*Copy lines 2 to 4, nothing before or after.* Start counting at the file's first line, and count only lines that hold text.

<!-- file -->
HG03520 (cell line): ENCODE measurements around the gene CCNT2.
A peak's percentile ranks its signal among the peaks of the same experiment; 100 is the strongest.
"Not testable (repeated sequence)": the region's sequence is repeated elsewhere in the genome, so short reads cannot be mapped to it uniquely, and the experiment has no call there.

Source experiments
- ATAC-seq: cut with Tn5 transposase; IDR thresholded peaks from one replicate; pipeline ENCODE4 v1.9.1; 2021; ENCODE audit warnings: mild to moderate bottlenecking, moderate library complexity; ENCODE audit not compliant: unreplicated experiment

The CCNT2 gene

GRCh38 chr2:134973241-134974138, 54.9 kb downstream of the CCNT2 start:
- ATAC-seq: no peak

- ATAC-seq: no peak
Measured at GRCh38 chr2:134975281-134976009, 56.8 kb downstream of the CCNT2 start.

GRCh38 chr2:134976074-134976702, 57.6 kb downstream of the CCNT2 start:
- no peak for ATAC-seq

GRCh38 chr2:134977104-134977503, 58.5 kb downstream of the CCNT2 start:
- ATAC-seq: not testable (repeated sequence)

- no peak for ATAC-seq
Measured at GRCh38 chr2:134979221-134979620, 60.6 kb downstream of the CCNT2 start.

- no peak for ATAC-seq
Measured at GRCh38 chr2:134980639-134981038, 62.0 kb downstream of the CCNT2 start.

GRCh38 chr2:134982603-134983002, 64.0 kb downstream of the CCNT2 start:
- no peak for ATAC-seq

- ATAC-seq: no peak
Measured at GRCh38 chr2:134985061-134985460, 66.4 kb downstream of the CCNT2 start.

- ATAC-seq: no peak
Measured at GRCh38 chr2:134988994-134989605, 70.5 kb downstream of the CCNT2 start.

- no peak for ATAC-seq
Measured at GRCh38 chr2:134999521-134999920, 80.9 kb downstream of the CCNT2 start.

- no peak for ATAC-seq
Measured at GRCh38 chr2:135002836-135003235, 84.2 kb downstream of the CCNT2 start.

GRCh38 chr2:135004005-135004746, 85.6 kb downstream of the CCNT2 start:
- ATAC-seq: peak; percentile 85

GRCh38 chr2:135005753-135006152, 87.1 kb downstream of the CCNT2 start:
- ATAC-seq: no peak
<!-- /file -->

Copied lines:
A peak's percentile ranks its signal among the peaks of the same experiment; 100 is the strongest.
"Not testable (repeated sequence)": the region's sequence is repeated elsewhere in the genome, so short reads cannot be mapped to it uniquely, and the experiment has no call there.

Source experiments